Javascript - How to detect if document has loaded (IE 7/Firefox 3)

I want to call a function after a document loads, but the document may or may not have finished loading yet. If it did load, then I can just call the function. If it did NOT load, then I can attach an event listener. I can't add an eventlistener after onload has already fired since it won't get called. So how can I check if the document has loaded? I tried the code below but it doesn't entirely work. Any ideas?

var body = document.getElementsByTagName('BODY')[0];
// CONDITION DOES NOT WORK
if (body && body.readyState == 'loaded') {
    DoStuffFunction();
} else {
    // CODE BELOW WORKS
    if (window.addEventListener) {  
        window.addEventListener('load', DoStuffFunction, false);
    } else {
        window.attachEvent('onload', DoStuffFunction);
    }
}

Answers:

Answer

There's no need for all the code mentioned by galambalazs. The cross-browser way to do it in pure JavaScript is simply to test document.readyState:

if (document.readyState === "complete") { init(); }

This is also how jQuery does it.

Depending on where the JavaScript is loaded, this can be done inside an interval:

var readyStateCheckInterval = setInterval(function() {
    if (document.readyState === "complete") {
        clearInterval(readyStateCheckInterval);
        init();
    }
}, 10);

In fact, document.readyState can have three states:

Returns "loading" while the document is loading, "interactive" once it is finished parsing but still loading sub-resources, and "complete" once it has loaded. -- document.readyState at Mozilla Developer Network

So if you only need the DOM to be ready, check for document.readyState === "interactive". If you need the whole page to be ready, including images, check for document.readyState === "complete".

Answer

No need for a library. jQuery used this script for a while, btw.

http://dean.edwards.name/weblog/2006/06/again/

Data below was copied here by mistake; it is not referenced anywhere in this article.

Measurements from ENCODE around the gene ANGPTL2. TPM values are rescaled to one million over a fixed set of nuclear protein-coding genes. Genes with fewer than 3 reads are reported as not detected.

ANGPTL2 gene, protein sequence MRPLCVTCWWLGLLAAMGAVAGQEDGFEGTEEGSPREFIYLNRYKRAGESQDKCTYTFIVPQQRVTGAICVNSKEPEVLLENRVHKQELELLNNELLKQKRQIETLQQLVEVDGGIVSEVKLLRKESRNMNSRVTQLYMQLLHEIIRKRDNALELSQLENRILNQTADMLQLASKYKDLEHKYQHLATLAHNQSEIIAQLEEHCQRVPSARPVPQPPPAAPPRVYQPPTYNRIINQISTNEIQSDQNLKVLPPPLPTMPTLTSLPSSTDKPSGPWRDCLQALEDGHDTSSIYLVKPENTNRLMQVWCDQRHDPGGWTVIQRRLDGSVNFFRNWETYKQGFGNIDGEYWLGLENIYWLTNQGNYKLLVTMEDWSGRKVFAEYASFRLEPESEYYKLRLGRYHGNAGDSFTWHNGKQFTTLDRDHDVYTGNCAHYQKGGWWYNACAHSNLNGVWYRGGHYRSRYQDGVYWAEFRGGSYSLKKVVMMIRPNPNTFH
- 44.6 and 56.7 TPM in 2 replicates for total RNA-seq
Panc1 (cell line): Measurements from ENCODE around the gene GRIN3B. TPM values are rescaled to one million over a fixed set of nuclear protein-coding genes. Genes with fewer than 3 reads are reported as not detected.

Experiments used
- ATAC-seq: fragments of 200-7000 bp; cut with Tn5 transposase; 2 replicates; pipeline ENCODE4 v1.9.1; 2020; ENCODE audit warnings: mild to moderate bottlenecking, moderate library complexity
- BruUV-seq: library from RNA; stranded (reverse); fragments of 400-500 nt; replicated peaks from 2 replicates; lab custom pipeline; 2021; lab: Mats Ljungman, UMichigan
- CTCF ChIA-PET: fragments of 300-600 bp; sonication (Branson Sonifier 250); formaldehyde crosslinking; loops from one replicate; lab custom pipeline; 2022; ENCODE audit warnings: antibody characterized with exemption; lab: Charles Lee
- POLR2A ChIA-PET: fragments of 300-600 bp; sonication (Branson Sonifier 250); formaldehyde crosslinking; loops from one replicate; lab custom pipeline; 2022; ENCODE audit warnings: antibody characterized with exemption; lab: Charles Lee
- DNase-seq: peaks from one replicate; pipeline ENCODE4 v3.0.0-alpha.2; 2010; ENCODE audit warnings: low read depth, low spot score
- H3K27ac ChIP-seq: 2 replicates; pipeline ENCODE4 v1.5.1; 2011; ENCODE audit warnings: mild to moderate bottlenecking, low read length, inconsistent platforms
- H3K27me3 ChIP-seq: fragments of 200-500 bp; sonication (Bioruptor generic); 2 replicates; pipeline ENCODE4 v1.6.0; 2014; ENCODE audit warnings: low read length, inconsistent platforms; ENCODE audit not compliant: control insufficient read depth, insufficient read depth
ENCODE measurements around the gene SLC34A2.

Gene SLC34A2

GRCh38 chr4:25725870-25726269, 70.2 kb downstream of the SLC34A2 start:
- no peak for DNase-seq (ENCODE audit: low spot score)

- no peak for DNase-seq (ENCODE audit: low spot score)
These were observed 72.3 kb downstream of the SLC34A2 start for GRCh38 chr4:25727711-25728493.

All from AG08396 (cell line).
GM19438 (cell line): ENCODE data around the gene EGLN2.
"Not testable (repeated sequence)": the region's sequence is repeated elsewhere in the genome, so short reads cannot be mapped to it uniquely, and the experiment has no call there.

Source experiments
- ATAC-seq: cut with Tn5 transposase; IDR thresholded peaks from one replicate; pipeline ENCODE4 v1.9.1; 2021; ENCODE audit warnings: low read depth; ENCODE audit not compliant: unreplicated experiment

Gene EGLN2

// Dean Edwards/Matthias Miller/John Resig

function init() {
  // quit if this function has already been called
  if (arguments.callee.done) return;

  // flag this function so we don't do the same thing twice
  arguments.callee.done = true;

  // kill the timer
  if (_timer) clearInterval(_timer);

  // do stuff
};

/* for Mozilla/Opera9 */
if (document.addEventListener) {
  document.addEventListener("DOMContentLoaded", init, false);
}

/* for Internet Explorer */
/*@cc_on @*/
/*@if (@_win32)
  document.write("<script id=__ie_onload defer src=javascript:void(0)><\/script>");
  var script = document.getElementById("__ie_onload");
  script.onreadystatechange = function() {
    if (this.readyState == "complete") {
      init(); // call the onload handler
    }
  };
/*@end @*/

/* for Safari */
if (/WebKit/i.test(navigator.userAgent)) { // sniff
  var _timer = setInterval(function() {
    if (/loaded|complete/.test(document.readyState)) {
      init(); // call the onload handler
    }
  }, 10);
}

/* for other browsers */
window.onload = init;
Answer

You probably want to use something like jQuery, which makes JS programming easier.

Something like:

$(document).ready(function(){
   // Your code here
});

Would seem to do what you are after.

Answer
if(document.readyState === 'complete') {